Improving accountability in Kenya
Senior Production Manager, Kenya and Somalia
The editorial team of our TV and radio debate show Sema Kenya – which returns for its third season this Sunday – have to be some of the luckiest programme makers in Kenya.
A large chunk of any producer’s time is spent looking for relevant, up-to-date information that they can use to engage audiences and enrich programme content. Happily for our Sema Kenya producers they have access to our secret weapon: R&L – aka BBC Media Action’s Research and Learning department – who do a lot of this heavy lifting for them.
In addition to support from the R&L team in London, we have three R&L staff in our Nairobi office – Dr Angela Muriithi, Sam Otieno and Norbert Aluku – who provide the editorial team with insightful gold-dust, making Sema Kenya arguably the most rigorously researched programme in Kenya today.
Over the last two years the team has conducted focus groups, rapid audience feedback sessions, national surveys and more. They’ve sifted through a blizzard of figures, mountains of qualitative data and performed weird and mysterious tasks such as ‘regression analysis’. (I’m told it’s not painful.)
And it’s all to make sure that Sema Kenya isn’t just a great programme that appeals to its audiences, but one that also achieves its development objectives: supporting accountability in Kenya by providing people with a platform for constructive, audience-driven debate.
Media and Kenya’s elections
The R&L team’s in-depth analysis is evident in a new piece of research by Dr Angela Muriithi and her colleague Georgina Page, which sets out to explore the role Sema Kenya played during the Kenyan 2013 general election.
As with all of the R&L team’s outputs, the paper aims to not only inform our production but also support others in our field. It’s available publicly online so others can use the data too and only last week, Angela also presented the research at a UNDP and EC conference in Jordan which brought together more than 200 electoral commissioners, judges and senior state officials from across the world to discuss and share knowledge about electoral support.
But to understand exactly why this research is important and relevant now, we have to go back to Kenya in December 2007.
The general election that Christmas was exciting. It was my first Kenyan election, and just as in the UK, I was glued to the media watching and listening to results and the endless analysis throughout the day of the vote.
What struck me was that unlike voters in many European countries, the majority of Kenyans still clearly sufficiently valued participation in the democratic process to stand for hours in the hot sun, queuing to cast their vote.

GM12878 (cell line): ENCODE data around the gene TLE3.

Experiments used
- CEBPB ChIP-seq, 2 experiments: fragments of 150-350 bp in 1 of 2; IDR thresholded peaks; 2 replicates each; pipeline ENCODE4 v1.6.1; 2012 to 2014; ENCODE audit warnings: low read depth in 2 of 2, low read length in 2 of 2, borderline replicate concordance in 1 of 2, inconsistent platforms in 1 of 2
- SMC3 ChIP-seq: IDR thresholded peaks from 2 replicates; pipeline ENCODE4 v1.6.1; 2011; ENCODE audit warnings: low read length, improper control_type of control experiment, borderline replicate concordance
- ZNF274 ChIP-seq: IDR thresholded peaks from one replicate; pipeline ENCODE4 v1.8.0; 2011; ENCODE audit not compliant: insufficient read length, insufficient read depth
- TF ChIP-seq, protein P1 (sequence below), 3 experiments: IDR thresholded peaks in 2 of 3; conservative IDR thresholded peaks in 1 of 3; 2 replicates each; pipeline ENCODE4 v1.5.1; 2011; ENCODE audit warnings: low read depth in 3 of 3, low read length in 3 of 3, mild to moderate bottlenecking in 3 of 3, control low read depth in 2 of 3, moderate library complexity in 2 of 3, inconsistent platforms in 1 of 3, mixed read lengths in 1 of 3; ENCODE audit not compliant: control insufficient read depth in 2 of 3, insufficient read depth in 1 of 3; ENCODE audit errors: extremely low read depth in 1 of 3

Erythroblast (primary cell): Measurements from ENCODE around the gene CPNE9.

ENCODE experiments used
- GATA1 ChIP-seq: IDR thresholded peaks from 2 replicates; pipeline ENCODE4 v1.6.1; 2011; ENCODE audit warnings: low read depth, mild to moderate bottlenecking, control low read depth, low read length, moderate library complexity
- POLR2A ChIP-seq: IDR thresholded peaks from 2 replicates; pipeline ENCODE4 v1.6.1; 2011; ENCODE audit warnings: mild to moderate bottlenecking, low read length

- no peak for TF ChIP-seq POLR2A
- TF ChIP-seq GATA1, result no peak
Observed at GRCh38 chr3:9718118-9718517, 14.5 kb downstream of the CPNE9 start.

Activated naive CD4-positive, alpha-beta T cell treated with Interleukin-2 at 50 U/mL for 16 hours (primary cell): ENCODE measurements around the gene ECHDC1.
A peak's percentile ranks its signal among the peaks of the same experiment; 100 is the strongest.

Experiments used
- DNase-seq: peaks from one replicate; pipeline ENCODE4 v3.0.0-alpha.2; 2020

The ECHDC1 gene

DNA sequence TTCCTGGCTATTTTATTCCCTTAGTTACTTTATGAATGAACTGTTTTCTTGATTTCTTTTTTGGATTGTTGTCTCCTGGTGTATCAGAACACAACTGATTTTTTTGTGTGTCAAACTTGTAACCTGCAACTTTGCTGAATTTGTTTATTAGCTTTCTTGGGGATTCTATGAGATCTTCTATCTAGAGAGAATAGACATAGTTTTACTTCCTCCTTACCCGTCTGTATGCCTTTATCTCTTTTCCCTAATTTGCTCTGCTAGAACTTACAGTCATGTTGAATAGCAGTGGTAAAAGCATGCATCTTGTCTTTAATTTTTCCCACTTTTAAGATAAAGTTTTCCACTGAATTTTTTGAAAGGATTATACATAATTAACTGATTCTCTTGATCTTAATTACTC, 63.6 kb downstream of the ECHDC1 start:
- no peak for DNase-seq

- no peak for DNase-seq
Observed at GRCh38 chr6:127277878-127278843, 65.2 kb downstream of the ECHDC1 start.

Watching lines of patient voters here is an awe-inspiring sight. It illustrates a faith in the democratic process that I only vaguely experienced as a UK voter at my local community hall.
Sadly for Kenya, the promise of that ballot was all too quickly extinguished.
Within hours of the voting booths closing and the winner of the presidential race being announced, a wave of violence was unleashed which saw over 1000 people murdered and half a million displaced.
Finger-pointing swiftly followed, with the media taking a large portion of the blame.
Everything from mis-reporting to hate-speech was said to have stoked the flames of the mayhem that followed the election.
It’s little wonder then that the 2013 election and the media’s role was so closely scrutinised.
In the analysis of the media’s role during the 2007 election, a new term entered the vocabulary: ‘negative ethnicity’. In a country made up of more than 50 tribal groups one might expect this to be inevitable.
However this does not explain the previous decades of relatively peaceful co-existence.
What this briefing paper has shown however is that Sema Kenya is helping to encourage dialogue between disparate groups by highlighting commonalities rather than differences.
In a huge and geographically diverse country like Kenya, providing a platform to ‘negotiate difference’ as the researchers call it, can clearly provide some much needed social glue.
The paper doesn’t neglect to point out however that the media’s behaviour during the 2013 election was to some extent cowed.
So chastened was it by the accusations laid at its door after 2007’s awful events, it was said to have overcompensated in its desire to maintain peace. This could explain why the research showed Kenyans felt the media coverage during the election lacked depth.
For me the most powerful role a programme like Sema Kenya can play in this context is to offer a mechanism for people to question those they elected.
The accountability agenda for Sema Kenya is its driving force and one the programme makers work hard to maintain.
This new research shows that the programme is helping to encourage Kenyans to expect more than just empty promises from their leaders. It is also empowering Kenyans themselves.
An audience member at one of the recordings explained why it is important programmes like Sema Kenya remain in the Kenyan media landscape: “There is someone like me and you… when you watch, it kind of inspires you to want to be like this other person. It makes you ask yourself, if this person is participating, why am I not participating? Because most of the time people don’t participate because they feel the political process is for the elites.”
Before, during and after elections, the need to stimulate debate, discussion and dialogue between Kenyans and their leaders remains as necessary as ever.
The third series of Sema Kenya (Kenya Speaks) starts on KBC1 and BBC Swahili on Sunday 27 April 2014.